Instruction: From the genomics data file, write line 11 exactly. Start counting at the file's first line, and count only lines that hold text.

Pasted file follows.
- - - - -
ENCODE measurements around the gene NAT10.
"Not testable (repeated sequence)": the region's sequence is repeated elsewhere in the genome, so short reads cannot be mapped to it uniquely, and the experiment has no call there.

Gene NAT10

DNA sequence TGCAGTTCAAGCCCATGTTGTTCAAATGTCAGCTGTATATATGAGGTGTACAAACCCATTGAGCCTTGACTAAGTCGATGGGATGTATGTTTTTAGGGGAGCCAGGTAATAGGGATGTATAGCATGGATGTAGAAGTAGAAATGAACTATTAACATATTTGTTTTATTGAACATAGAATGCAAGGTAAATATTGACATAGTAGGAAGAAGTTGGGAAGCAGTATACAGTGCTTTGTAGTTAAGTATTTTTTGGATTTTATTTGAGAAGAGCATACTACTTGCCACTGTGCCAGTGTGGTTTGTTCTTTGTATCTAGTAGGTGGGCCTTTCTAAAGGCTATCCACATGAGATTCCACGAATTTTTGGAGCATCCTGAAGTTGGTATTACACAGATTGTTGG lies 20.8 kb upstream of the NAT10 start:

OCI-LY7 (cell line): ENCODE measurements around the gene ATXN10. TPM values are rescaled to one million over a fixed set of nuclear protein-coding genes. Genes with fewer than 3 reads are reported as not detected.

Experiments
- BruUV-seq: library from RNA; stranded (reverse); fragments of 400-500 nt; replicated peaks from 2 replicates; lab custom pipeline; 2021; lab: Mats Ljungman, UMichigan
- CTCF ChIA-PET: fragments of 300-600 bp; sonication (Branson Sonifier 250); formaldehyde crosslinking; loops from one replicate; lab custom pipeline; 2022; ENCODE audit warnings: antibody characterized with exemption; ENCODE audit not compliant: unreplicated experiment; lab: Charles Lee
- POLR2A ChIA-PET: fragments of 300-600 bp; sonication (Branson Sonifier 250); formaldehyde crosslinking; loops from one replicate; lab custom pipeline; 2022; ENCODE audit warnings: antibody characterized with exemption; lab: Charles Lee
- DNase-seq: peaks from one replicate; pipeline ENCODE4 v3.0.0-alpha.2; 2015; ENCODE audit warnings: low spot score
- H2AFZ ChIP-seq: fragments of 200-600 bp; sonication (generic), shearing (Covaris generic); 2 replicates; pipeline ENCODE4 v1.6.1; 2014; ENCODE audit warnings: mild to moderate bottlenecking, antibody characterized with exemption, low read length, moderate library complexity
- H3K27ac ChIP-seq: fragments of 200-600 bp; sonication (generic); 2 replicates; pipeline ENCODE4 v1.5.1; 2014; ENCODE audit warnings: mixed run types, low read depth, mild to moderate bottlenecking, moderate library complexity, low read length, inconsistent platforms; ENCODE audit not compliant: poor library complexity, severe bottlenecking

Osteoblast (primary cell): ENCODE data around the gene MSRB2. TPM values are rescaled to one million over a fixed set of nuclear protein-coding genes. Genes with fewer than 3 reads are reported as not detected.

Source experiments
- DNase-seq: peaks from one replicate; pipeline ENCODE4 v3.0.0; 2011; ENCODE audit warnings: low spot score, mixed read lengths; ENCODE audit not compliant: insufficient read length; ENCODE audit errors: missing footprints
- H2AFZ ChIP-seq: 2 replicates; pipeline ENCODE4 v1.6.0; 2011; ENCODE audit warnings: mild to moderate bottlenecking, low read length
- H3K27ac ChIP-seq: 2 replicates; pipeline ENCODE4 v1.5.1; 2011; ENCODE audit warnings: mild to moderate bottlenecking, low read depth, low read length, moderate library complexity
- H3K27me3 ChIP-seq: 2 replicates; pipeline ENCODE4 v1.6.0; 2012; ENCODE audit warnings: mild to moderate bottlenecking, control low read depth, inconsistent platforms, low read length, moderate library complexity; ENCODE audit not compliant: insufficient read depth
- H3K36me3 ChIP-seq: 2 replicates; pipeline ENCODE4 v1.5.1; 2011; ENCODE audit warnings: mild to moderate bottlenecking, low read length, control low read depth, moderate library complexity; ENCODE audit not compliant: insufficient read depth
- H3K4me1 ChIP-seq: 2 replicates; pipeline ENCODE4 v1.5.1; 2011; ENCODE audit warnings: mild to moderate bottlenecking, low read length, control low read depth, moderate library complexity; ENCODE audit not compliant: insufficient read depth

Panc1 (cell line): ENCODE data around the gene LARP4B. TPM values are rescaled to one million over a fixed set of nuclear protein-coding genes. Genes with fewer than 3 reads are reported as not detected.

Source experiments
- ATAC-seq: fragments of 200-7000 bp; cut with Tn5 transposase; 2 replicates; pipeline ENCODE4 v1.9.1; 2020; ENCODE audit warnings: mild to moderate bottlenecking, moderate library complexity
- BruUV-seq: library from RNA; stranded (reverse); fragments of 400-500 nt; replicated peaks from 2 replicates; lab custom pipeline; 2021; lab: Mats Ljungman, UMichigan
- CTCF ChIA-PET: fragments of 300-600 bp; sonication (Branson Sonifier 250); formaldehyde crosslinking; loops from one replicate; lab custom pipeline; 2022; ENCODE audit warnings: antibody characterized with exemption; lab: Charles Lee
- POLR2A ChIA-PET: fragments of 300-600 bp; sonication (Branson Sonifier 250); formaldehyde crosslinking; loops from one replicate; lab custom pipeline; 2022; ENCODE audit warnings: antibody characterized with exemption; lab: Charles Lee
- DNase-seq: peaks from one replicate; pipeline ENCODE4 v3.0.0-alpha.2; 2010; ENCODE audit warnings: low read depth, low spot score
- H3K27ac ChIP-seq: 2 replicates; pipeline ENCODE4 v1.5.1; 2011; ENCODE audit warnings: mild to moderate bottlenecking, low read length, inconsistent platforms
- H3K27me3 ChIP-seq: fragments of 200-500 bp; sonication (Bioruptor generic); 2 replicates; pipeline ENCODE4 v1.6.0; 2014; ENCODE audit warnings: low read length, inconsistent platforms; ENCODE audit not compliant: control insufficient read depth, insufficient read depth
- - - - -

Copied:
- H2AFZ ChIP-seq: fragments of 200-600 bp; sonication (generic), shearing (Covaris generic); 2 replicates; pipeline ENCODE4 v1.6.1; 2014; ENCODE audit warnings: mild to moderate bottlenecking, antibody characterized with exemption, low read length, moderate library complexity